Surround gives Hauptwerk a bad name

at the Console  the organ is best heard

Amateur players have a preference for multichannel sample sets. As an advantage, they mention that they can then determine the place themselves, from where they want to play the organ in the church. For an organist, however, there is only one place: at the console !
Although they have never or very rarely played in a church, amateurs claim that this is the worst place, the organ shouldn’t sounds very well there. It is a persistent misunderstanding that the sounds on the organ cannot be heard well at the console.
For years I have visited hundreds of organs in different European countries to voice the pipes. It is the voicer’s job to make every pipe sound optimal and the best place to listen that is on the organ bench at the console.

The voicing of the pipes is done in the organ cabinet and then I go to the console to assess the sounds. When intonation, there are two options; bring each pipe to the most beautiful sound or strive for an even gradient between the pipes. My preference goes to the first option, sometimes beautiful nuances arise in the sound per pipe differences. A choir also does not consist of a multitude of the same voices. When the pipes harmonize with each other, I maintain the characteristic differences. A refined voicing is created by judging the sounds at the console. After each change I listen to the sounds at the console; what it sounds like there is the criterion. This is how every voicer works, the console is the place where the sounds are judged. The organist has the best place to hear the sound beauty of the organ. When the acoustics in the church are good, this sound beauty will be heard everywhere in the church, but a listener hears it at some distance. For a listener that is not an objection, but the organist must hear it immediately for his playing. Therefore, the DRY samples on the Hauptwerk organ should be used; the WET samples are too slow.

The diameter pipe determines the sound of a pipe. Because I have an absolute hearing, I can write the scale list by listening to the sounds. I've done that many times from the console and that would be impossible if it was a bad listening position.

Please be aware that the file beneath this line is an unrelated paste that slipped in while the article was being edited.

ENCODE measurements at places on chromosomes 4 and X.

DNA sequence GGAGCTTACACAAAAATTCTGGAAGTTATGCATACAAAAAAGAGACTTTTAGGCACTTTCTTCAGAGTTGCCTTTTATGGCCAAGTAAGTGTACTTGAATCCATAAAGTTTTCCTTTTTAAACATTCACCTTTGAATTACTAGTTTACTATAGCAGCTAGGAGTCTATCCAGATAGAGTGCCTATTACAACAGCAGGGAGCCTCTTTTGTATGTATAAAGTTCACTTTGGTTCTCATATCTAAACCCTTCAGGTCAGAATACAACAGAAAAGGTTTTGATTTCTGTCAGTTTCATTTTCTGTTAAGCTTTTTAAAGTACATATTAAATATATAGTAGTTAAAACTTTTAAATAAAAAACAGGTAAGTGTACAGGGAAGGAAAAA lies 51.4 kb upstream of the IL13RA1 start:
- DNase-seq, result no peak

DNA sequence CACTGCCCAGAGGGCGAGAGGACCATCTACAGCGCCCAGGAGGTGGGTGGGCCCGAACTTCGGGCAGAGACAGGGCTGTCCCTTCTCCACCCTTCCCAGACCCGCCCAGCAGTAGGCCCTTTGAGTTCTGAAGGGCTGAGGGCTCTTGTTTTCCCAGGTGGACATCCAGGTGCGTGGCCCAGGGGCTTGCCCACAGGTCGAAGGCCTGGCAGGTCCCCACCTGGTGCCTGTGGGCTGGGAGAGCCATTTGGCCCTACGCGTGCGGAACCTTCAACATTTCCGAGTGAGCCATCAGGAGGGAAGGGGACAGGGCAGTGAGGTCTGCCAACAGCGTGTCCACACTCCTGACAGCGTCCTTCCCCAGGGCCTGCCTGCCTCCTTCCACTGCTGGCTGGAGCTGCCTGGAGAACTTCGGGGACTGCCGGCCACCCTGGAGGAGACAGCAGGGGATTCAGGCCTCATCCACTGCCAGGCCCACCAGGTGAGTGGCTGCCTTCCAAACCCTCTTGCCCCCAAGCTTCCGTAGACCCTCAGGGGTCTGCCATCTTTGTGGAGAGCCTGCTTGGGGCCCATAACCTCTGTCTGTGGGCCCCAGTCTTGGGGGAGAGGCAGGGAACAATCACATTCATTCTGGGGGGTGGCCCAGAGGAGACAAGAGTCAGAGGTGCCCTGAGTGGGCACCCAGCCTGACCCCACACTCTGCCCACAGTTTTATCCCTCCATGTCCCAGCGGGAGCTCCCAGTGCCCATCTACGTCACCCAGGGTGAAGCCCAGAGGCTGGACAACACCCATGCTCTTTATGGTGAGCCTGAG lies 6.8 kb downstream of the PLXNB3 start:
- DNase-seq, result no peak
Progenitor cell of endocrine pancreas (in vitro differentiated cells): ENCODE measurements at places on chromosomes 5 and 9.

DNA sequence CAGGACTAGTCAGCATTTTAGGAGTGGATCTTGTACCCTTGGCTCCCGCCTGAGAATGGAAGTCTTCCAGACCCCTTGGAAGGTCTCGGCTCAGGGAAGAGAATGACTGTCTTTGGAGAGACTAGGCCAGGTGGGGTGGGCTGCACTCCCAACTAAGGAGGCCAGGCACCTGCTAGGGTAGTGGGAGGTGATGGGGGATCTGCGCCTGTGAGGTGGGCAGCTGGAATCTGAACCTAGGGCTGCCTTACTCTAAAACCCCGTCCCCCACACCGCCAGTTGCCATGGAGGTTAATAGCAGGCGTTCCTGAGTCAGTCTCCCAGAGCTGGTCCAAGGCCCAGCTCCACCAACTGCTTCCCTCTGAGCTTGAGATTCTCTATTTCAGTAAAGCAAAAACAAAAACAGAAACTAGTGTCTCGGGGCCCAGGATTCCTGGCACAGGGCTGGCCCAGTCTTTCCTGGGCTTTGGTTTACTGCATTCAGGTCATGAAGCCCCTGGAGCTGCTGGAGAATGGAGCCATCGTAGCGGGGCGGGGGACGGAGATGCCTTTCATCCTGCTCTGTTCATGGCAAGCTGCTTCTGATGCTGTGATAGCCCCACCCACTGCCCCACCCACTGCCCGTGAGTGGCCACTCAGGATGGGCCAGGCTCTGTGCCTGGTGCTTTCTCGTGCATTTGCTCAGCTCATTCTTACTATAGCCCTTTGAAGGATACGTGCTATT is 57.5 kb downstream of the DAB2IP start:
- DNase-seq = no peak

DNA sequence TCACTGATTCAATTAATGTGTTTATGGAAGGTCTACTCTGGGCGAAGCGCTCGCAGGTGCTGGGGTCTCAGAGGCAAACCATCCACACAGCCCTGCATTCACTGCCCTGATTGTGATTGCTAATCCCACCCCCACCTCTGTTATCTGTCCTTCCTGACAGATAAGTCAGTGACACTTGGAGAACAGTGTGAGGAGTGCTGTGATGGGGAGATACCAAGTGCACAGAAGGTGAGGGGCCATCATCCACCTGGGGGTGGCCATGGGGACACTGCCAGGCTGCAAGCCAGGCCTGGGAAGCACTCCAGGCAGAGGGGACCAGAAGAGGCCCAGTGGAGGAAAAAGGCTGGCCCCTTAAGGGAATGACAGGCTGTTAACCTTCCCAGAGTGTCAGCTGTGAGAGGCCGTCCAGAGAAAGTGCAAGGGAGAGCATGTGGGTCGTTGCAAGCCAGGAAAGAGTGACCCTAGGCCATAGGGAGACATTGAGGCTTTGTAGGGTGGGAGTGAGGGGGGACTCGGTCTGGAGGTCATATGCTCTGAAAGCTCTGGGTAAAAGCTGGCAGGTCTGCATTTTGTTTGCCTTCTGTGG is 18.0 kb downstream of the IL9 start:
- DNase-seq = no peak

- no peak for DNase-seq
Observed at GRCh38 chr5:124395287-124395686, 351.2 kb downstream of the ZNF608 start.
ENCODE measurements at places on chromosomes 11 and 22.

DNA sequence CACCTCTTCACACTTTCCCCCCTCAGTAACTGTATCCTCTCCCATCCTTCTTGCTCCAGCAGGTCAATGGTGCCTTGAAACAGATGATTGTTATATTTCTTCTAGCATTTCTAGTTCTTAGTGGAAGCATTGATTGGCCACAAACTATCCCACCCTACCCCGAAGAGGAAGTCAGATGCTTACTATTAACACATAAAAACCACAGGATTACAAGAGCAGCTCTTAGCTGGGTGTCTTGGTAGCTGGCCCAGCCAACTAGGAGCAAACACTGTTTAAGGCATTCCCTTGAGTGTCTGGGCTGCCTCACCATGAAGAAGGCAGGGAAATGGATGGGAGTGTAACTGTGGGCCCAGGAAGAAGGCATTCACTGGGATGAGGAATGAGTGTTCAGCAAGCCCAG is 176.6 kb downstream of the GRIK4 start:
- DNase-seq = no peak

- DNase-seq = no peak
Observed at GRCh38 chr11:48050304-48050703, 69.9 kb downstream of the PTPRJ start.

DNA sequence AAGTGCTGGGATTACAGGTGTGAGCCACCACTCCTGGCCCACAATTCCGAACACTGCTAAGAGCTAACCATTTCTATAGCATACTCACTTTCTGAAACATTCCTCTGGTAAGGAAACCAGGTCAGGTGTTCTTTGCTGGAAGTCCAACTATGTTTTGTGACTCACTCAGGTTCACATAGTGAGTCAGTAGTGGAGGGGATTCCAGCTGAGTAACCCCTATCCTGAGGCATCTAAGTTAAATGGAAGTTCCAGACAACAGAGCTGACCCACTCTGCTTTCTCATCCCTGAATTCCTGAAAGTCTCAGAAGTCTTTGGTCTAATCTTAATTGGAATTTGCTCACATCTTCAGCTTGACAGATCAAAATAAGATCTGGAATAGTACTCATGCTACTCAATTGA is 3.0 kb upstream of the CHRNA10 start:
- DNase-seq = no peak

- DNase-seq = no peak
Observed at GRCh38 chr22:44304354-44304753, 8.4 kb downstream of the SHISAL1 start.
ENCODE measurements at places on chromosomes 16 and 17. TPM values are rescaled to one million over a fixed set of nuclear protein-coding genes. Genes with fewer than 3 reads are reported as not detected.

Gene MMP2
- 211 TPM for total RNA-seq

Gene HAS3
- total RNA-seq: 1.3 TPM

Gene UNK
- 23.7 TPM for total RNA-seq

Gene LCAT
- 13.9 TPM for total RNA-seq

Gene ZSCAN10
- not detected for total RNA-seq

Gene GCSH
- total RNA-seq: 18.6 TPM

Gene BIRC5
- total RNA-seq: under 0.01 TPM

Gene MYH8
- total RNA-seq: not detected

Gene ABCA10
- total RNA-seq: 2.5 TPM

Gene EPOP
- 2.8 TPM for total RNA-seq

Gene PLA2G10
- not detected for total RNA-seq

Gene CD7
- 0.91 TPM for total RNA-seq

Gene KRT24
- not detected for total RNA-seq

Good acoustics ensure that the proportions throughout the church correspond to those at the console. Where the sounds in the church deviate, that cannot be compensated by adjusting the voicing, it would disturb the balance in other places. I was involved in the organs in Bedheim (Thuringia) where the main organ is located on one side of the church and the Swallownestorgan on the other. The sounds of both organs merge completely and it is never possible to hear where the sounds come from.

However, the console is not the place where the microphones should be to capture the tones of the pipes in the samples. This would affect the relationship between direct sounds and reflected sounds through acoustics. The microphones must record the tones at a short distance from the pipes.

Characteristic sounds

The most important part of a pipe tone is the beginning, the moment when the pipe starts to form its tone. It is the articulation that the organist needs for his musical expression, as is the case with any musical instrument. When the wind from the languid gap reaches the upper labium, there is an underpressure that draws the wind in. This results in an overpressure in the pipe that pushes the wind out again. see Prestant

This swirling wind gives a clear asccent to the tone. The accents differ according to the nature of the register, a Principal starts differently than a Stopped Diapason. The microphones must be a short distance from the pipes to capture the character in the DRY sample or the important part of the sound will not be heard. Sometimes it is not possible to get the microphones in the ideal place and it becomes a semi DRY sample, but with the wide possibilities that Hauptwerk offers to adjust the sounds, the articulation can still be heard.

In normal playing, the articulation and the first moment of tone formation is the only thing that is heard from the organ sound. It is therefore important that this is properly recorded. I have played a lot in churches in southern Germany and in Switzerland with a huge reverberation and then the acoustics of the empty church are were annoying. Then I am happy that the church fills up and dampens the acoustics.

I made the convolution reverberation of my Hauptwerk organ adjustable with the left pedal, so that it can always be adjusted to the music.